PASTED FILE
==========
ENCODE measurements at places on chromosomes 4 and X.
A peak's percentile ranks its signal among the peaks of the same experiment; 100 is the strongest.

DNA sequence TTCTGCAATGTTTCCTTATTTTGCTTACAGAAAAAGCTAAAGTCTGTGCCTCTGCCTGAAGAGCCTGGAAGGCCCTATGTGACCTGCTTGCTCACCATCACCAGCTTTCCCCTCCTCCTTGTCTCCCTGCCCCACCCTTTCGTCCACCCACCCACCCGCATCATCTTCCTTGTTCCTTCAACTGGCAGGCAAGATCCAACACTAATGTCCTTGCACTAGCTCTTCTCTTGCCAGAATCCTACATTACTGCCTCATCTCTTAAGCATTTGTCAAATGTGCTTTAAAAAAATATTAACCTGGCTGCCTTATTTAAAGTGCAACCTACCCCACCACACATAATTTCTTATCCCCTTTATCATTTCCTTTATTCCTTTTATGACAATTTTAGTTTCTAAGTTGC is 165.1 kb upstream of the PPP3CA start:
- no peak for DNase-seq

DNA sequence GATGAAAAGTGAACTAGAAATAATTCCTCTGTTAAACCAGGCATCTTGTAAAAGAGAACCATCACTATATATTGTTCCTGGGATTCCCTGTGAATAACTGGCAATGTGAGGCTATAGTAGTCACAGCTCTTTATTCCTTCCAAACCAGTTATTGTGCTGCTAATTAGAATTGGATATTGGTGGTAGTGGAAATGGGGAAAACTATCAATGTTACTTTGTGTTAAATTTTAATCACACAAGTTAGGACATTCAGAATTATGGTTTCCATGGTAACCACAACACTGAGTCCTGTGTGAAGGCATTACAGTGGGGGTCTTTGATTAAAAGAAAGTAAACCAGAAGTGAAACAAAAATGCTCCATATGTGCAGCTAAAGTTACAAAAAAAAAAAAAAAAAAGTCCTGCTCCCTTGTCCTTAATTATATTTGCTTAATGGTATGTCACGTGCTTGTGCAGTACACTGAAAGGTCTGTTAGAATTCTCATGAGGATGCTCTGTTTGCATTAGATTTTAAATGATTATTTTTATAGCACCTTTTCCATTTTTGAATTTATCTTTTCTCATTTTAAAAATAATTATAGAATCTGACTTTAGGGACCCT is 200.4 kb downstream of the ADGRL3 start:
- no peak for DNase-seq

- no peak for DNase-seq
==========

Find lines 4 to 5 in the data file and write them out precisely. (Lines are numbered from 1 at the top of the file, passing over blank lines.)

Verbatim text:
- no peak for DNase-seq

DNA sequence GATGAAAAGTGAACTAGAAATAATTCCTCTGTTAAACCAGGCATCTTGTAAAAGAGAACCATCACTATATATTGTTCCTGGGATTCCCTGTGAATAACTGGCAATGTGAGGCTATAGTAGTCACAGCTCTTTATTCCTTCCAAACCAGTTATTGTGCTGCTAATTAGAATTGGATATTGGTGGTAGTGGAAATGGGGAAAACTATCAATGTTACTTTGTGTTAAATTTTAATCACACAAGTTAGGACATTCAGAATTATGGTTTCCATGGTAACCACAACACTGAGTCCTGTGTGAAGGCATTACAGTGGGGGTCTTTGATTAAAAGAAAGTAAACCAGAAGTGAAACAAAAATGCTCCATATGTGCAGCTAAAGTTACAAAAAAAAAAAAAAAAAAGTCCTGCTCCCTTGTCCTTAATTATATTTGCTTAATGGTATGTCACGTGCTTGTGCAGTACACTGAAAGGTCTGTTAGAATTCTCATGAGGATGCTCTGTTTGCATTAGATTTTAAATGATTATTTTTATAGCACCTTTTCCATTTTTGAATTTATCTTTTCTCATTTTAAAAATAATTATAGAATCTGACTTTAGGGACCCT is 200.4 kb downstream of the ADGRL3 start: